WASHINGTON, DC – Members of the U.S. House of Representatives have expressed disappointment at the Administration’s repeated failure to provide a clear and straightforward explanation for the dismissal of U.S. Ambassador to Armenia John Marshall Evans, even as the State Department issued yet another letter sidestepping the issue, reported the Armenian National Committee of America (ANCA).
In their response to the May 22nd letter spearheaded by Rep. Edward Markey (D-MA) and cosigned by 60 House members, Assistant Secretary for Legislative Affairs Jeffrey Bergner failed, once again, to address reports that Amb. Evans’ was being recalled for his statements on the Armenian Genocide. The letter began with the well-worn refrain that “All Ambassadors serve at the pleasure of the President and as advocates of the President’s policies.” He went on to argue that, “allegations that the U.S. is removing Ambassador Evans under pressure from the Government of Turkey are simply untrue,” despite the fact that numerous Turkish press accounts in March of 2005 reported that then Turkish Ambassador to the U.S. Faruk Logoglu did indeed protest Amb. Evans’ remarks to State Department officials.
The State Department’s letter, sent to House Members on July 11th, went on to state that “The United States has never denied the tragic events of 1915. . . . We believe this tragedy is of such enormous human significance that its characterization should be determined through heartfelt dialogue, not through diplomatic or political proclamations.”
Several House Members immediately reacted to the response, expressing concern that the State Department has, yet again, avoided providing a clear reasoning for the Amb. Evans firing.
“The Bush Administration has once again failed to answer the question of whether or not the early departure of U.S. Ambassador to Armenia John Evans is related to comments he made about the Armenian Genocide. Moreover, the Bush Administration continues to duck when given the opportunity to properly recognize the Armenian Genocide,” explained Rep. Markey. “The time has long since passed for President Bush to follow through on his campaign promises and properly recognize the Armenian Genocide. Only after President Bush accurately refers to the mass killings of 1.5 million Armenians as genocide can we finally tear down the last walls of denial.”
Similarly, Congressional Armenian Genocide resolution lead sponsor George Radanovich (R-CA), lamented that “This response was, unfortunately, what we have come to expect from the Administration and those before it – respectfully acknowledging the mass killing of 1.5 million Armenians, but refusing to properly call it genocide. It is simply incomprehensible to me how anyone can recognize the tragic events of 1915, then turn around and implicitly deny that genocide occurred by refusing to call it such for political reasons. I just don’t understand that.”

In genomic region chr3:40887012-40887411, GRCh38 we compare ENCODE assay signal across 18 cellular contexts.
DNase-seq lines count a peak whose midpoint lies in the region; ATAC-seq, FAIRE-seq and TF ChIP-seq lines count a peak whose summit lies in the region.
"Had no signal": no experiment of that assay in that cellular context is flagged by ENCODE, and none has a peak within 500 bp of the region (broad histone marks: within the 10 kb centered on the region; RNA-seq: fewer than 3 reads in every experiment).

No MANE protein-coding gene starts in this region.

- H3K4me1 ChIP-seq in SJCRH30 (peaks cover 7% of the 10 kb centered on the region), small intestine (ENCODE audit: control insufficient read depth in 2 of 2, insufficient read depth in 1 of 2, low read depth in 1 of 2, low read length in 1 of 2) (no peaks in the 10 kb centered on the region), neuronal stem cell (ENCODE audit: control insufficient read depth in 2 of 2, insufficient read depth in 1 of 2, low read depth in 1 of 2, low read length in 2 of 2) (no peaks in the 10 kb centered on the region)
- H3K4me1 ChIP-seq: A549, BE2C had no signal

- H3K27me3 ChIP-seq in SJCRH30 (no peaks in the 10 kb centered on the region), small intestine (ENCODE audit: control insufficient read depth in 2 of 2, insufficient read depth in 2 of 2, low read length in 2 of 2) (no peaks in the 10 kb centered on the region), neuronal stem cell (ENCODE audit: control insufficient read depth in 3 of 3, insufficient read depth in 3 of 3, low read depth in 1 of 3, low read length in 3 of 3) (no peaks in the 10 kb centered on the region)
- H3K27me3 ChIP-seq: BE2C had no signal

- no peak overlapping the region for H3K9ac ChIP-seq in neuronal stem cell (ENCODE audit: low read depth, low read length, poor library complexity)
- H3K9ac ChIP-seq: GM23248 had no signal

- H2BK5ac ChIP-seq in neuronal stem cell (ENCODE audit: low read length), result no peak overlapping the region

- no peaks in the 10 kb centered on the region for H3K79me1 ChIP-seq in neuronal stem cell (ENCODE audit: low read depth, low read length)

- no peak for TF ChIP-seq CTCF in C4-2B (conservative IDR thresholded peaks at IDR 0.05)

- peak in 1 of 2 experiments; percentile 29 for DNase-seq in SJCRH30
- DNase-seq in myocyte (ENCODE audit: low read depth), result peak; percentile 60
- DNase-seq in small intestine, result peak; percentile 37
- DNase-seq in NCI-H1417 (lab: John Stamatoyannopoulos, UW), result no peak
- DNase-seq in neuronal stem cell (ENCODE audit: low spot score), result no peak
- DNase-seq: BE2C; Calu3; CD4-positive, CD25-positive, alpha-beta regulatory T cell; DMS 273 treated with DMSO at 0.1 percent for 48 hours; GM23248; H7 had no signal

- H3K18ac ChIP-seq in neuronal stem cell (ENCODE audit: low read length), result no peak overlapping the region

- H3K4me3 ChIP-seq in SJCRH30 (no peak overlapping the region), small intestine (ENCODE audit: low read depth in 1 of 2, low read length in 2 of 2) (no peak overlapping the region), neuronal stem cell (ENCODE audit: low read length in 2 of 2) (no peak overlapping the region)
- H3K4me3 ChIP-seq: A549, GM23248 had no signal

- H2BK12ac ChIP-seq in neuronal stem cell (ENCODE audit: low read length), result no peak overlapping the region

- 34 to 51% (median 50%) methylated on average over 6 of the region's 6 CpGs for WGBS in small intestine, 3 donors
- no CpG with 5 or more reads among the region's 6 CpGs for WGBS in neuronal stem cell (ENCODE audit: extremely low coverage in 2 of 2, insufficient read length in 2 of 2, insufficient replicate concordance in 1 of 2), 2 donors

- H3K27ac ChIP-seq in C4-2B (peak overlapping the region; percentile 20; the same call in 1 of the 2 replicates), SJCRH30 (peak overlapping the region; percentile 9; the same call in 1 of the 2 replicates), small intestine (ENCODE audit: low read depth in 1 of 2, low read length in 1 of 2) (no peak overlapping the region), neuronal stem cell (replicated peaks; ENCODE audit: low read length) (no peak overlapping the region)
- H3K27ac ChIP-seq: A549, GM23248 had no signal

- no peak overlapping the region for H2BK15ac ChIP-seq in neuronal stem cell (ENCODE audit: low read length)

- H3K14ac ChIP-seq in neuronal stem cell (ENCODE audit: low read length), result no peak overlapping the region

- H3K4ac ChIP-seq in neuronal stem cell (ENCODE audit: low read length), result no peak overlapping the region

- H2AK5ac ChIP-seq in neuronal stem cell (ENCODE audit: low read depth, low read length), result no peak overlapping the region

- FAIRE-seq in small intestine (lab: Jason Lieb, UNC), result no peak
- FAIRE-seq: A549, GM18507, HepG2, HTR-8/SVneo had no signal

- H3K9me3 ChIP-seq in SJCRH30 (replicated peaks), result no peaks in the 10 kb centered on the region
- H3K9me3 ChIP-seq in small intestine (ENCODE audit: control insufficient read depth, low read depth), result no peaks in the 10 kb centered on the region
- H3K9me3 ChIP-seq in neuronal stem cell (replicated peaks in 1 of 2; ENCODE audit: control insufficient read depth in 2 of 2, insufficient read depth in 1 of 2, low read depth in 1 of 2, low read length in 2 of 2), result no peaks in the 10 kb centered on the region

Rep. Sander Levin (D-MI) wrote a letter back objecting to the State Department’s response and calling the President’s actions on Armenian Genocide recognition “woefully inadequate.” Rep. Levin stated, “I did have a strong negative reaction to your comments about 1915. I urge the President to do more than ‘call on all concerned parties to engage in thoughtful introspection’ which is woefully inadequate in the face of the Administration’s repeated failure to call a genocide a genocide.”
Again responding to the State Departments July 11th letter, eRep. Adam Schiff (D-CA) noted that, “The State Department’s non-response on the issue of Ambassador Evan’s departure confirms what we all know — the Ambassador was pushed out the door for telling the truth about the Armenian Genocide. This marks a sad day for the State Department when it compounds an unwillingness to acknowledge one of the great crimes in human history and more, disciplines those who do.”
Rep. Schiff also commented on the State Department’s lack of response to a series of questions submitted during a House International Relations Committee hearing with Secretary Rice in February 16, 2006. “Secretary of State Rice’s failure to adequately respond to questions I posed to her on this issue at a hearing months ago, is a further indication of the Department’s illicit motive for Evan’s hasty removal.”
Similarly, Rep. Frank Pallone (D-NJ) noted that “The belated response from the State Department regarding our inquiry into the removal of Ambassador Evans is yet another statement without a real explanation. Reports suggest that Evans is being unjustly penalized for speaking the truth. It is unacceptable for the Bush administration to punish Evans for his comments. What he did was courageous and should be viewed as such.”
In their letter to the State Department, Rep. Markey and fellow Congressional cosigners expressed special concern about the destructive precedent of recalling a U.S. diplomat for speaking truthfully on matters of historical record. They wrote that, “we must not allow the perception to linger that he [Amb. Evans] is being required to vacate his position early for accurately labeling the cataclysmic events of 1915 as genocide.” The Representatives, noting President Ronald Reagan’s references to the Armenian Genocide, reminded Secretary Rice that Amb. Evans “did nothing more than succinctly repeat the conclusions enunciated by those before him.”
The Congressional signatories also expressed concern about the role of the Government of Turkey in the impending removal of Amb. Evans from his posting. “Were the United States to allow the views or beliefs of a third country to interfere with our diplomatic postings to the Republic of Armenia,” wrote the House members, “it would establish a dangerous precedent and be injurious to the long-standing relationship built on trust and friendship between the two countries.”